|By BY BOB KASARDA
Times Staff Writer
|May 9, 2004
KOUTS -- Aspiring archeologists and those just interested in the area's history will be offered a unique opportunity next month.
An archeological dig will get under way June 14 and continue through July 1 at the site of the old Collier Lodge just south of Kouts along the Kankakee River.
To take part, individuals need only become a member of the Kankakee Valley Historical Society and prepare themselves for what could be a fruitful, but slow-going process, said Mark Schurr, associate professor of anthropology at the University of Notre Dame.
"Archeological field work takes a lot of patience," he said during a preparatory meeting Saturday afternoon at the Kouts Public Library. Schurr will oversee the project with Notre Dame students.
A group of about 20 people listened as Schurr described the detailed process of an archeological dig and what likely would be discovered.
He described the site as the best he has seen in his 14 years in Northwest Indiana and said 1 1/2 days of digging by Notre Dame students last year produced 240 artifacts. Among the items discovered was pottery, some dating back to the prehistoric period of A.D. 1100, he said.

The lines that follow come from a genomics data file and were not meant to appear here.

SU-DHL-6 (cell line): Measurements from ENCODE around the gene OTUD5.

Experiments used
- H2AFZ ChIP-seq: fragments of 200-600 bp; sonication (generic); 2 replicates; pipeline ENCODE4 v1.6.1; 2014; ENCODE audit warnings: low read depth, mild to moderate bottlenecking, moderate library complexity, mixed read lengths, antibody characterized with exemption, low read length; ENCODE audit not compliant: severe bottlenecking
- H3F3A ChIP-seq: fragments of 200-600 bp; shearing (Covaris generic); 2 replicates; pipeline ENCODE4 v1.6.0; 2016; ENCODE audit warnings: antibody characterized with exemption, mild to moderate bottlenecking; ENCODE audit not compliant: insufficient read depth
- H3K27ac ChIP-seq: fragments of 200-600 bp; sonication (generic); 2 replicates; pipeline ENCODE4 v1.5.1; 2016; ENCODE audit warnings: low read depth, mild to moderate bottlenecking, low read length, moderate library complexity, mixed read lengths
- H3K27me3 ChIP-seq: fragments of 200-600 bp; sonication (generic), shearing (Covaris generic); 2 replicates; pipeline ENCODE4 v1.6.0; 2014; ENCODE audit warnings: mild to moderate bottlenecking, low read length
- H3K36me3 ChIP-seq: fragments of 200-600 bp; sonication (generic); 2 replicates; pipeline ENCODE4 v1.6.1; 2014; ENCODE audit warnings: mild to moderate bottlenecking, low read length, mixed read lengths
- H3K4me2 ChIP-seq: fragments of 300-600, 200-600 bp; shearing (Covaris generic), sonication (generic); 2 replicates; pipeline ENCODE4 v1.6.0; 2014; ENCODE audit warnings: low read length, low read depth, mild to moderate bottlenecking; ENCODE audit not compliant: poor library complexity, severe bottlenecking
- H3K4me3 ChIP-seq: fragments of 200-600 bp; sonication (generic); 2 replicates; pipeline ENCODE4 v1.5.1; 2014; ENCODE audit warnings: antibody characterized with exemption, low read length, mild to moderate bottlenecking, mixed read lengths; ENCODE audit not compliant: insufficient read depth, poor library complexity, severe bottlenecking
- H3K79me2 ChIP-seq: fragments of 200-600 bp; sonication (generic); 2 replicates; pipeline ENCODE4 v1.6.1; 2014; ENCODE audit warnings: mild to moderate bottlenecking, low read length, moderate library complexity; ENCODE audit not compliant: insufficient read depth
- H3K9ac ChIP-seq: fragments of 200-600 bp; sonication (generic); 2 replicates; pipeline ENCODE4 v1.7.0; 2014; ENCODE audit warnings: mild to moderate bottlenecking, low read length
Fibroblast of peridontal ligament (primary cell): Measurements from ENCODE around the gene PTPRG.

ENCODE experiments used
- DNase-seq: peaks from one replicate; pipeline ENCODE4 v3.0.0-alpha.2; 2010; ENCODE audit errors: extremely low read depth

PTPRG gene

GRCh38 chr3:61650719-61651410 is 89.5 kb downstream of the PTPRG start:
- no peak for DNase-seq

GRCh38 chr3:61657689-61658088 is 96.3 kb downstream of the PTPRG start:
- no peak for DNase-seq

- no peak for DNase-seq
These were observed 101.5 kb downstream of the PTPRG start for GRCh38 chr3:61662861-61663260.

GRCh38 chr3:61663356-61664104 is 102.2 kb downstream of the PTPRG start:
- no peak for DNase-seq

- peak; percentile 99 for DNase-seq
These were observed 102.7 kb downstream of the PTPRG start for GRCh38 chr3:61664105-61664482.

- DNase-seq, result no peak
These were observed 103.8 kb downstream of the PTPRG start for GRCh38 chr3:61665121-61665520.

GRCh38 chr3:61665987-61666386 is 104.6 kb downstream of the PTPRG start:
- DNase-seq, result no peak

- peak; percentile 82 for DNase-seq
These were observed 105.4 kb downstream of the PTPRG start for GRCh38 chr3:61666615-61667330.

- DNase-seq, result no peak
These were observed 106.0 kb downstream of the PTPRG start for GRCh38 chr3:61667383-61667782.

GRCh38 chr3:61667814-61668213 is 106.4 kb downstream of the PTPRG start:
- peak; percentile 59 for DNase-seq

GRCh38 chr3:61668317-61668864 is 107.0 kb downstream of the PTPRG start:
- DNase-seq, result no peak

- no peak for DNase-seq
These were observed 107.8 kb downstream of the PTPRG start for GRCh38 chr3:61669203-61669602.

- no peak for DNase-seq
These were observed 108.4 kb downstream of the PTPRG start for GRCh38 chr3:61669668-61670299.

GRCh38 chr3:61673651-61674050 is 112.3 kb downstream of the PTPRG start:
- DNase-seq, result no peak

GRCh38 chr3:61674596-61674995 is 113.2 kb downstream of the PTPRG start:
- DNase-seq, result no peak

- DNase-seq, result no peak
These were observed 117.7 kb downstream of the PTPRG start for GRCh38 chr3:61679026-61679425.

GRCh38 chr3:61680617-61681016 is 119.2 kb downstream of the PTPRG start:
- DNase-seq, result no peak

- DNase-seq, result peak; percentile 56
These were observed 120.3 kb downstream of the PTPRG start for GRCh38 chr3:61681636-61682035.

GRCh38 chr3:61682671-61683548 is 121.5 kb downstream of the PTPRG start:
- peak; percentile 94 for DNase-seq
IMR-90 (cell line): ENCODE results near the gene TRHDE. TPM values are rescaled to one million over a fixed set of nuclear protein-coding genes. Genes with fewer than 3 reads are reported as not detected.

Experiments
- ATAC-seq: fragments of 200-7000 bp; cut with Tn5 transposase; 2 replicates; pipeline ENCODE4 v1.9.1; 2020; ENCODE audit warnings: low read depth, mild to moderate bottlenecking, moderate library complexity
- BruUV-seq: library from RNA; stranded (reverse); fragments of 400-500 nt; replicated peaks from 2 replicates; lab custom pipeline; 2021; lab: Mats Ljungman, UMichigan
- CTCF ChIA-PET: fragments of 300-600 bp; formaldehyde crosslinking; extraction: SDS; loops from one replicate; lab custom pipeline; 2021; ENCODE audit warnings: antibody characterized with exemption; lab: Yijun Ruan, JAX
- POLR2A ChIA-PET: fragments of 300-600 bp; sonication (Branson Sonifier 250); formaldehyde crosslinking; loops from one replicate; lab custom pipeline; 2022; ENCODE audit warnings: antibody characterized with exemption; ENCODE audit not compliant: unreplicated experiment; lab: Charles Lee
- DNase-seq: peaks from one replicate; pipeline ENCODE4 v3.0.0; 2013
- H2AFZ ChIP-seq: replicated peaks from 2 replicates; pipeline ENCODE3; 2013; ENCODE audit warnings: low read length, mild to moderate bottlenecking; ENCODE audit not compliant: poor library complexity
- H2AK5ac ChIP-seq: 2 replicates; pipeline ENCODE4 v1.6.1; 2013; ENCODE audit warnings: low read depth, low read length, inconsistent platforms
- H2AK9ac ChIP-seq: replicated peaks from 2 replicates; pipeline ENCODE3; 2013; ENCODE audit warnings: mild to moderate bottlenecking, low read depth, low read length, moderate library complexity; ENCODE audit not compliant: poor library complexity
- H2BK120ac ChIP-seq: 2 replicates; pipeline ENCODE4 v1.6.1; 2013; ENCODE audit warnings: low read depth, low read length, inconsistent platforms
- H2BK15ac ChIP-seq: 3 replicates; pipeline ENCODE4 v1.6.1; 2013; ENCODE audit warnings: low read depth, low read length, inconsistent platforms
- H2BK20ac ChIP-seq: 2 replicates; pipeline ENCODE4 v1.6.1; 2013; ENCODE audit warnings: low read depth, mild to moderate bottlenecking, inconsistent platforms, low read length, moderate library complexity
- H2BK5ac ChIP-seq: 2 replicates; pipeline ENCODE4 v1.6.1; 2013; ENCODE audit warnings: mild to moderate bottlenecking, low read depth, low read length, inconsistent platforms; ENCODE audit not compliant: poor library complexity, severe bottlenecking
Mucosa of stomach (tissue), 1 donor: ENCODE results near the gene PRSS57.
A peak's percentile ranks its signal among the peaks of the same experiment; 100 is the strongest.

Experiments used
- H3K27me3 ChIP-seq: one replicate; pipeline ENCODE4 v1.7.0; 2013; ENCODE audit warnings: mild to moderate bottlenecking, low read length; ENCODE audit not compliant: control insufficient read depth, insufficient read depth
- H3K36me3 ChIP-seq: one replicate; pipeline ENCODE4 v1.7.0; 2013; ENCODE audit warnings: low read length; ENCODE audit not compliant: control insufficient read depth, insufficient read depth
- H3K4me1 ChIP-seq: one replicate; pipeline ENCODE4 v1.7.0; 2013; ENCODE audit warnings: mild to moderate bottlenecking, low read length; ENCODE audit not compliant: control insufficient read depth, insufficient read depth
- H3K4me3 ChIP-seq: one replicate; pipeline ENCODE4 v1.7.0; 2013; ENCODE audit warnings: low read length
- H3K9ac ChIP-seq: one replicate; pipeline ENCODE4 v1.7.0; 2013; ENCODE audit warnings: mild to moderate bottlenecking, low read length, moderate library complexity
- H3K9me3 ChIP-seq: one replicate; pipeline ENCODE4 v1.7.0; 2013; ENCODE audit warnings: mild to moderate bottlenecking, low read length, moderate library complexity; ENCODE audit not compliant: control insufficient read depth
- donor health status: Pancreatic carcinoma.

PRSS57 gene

Schurr said next month's dig likely will turn up more pottery, stone tools, animal bones, food remains and garbage pits, which will provide clues to early life in Porter County.
All artifacts discovered will become part of a collection at Notre Dame, he said, though the goal will be to put them on display in the community to tell the story of the Collier Lodge.
"They don't do a heck of a lot of good if they're sitting in a dark closet," he said.
The dig will involve surveying the site, removing dirt, sifting through the dirt, collecting and washing artifacts, while documenting everything along the way. The work will go on from 10 a.m. to 4:30 p.m. Mondays through Thursdays, and will be open for those who want to watch from the sidelines.
"This is not going to end when the dig is done," Schurr said.
A narrative report will be prepared on the items found, and there is already talk about continuing the search next year.
John Hodson, president of the historical society, said the upcoming dig already has attracted new members.
Bob Kasarda can be reached at firstname.lastname@example.org or (219) 462-5151, ext. 345